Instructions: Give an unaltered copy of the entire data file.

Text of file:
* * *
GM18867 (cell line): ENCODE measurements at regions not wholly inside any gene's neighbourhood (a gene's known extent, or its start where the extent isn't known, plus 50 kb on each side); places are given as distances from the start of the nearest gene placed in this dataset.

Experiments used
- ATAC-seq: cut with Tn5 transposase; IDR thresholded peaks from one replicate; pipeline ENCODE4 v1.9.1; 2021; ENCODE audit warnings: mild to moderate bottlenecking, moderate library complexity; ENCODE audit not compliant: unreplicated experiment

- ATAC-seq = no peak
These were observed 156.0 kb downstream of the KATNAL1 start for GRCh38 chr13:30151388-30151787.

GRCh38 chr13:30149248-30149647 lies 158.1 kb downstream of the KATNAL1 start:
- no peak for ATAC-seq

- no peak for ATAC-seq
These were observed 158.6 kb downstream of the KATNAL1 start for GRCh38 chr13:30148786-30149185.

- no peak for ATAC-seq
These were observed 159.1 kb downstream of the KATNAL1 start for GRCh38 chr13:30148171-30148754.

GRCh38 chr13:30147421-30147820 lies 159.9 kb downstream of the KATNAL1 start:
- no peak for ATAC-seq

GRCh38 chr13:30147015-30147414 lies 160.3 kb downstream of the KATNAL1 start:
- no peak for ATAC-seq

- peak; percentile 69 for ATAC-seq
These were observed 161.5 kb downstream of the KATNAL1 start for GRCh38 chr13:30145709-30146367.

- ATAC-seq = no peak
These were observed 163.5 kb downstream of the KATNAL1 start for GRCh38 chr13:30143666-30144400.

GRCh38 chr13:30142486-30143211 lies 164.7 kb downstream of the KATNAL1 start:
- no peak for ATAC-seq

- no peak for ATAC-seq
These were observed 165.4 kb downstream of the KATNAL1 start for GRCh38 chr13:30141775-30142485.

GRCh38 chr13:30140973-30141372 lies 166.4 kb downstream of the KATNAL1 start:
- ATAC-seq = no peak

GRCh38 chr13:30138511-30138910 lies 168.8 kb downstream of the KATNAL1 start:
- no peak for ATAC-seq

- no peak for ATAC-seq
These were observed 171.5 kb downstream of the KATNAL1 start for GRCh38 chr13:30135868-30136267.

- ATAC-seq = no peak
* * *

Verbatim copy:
GM18867 (cell line): ENCODE measurements at regions not wholly inside any gene's neighbourhood (a gene's known extent, or its start where the extent isn't known, plus 50 kb on each side); places are given as distances from the start of the nearest gene placed in this dataset.

Experiments used
- ATAC-seq: cut with Tn5 transposase; IDR thresholded peaks from one replicate; pipeline ENCODE4 v1.9.1; 2021; ENCODE audit warnings: mild to moderate bottlenecking, moderate library complexity; ENCODE audit not compliant: unreplicated experiment

- ATAC-seq = no peak
These were observed 156.0 kb downstream of the KATNAL1 start for GRCh38 chr13:30151388-30151787.

GRCh38 chr13:30149248-30149647 lies 158.1 kb downstream of the KATNAL1 start:
- no peak for ATAC-seq

- no peak for ATAC-seq
These were observed 158.6 kb downstream of the KATNAL1 start for GRCh38 chr13:30148786-30149185.

- no peak for ATAC-seq
These were observed 159.1 kb downstream of the KATNAL1 start for GRCh38 chr13:30148171-30148754.

GRCh38 chr13:30147421-30147820 lies 159.9 kb downstream of the KATNAL1 start:
- no peak for ATAC-seq

GRCh38 chr13:30147015-30147414 lies 160.3 kb downstream of the KATNAL1 start:
- no peak for ATAC-seq

- peak; percentile 69 for ATAC-seq
These were observed 161.5 kb downstream of the KATNAL1 start for GRCh38 chr13:30145709-30146367.

- ATAC-seq = no peak
These were observed 163.5 kb downstream of the KATNAL1 start for GRCh38 chr13:30143666-30144400.

GRCh38 chr13:30142486-30143211 lies 164.7 kb downstream of the KATNAL1 start:
- no peak for ATAC-seq

- no peak for ATAC-seq
These were observed 165.4 kb downstream of the KATNAL1 start for GRCh38 chr13:30141775-30142485.

GRCh38 chr13:30140973-30141372 lies 166.4 kb downstream of the KATNAL1 start:
- ATAC-seq = no peak

GRCh38 chr13:30138511-30138910 lies 168.8 kb downstream of the KATNAL1 start:
- no peak for ATAC-seq

- no peak for ATAC-seq
These were observed 171.5 kb downstream of the KATNAL1 start for GRCh38 chr13:30135868-30136267.

- ATAC-seq = no peak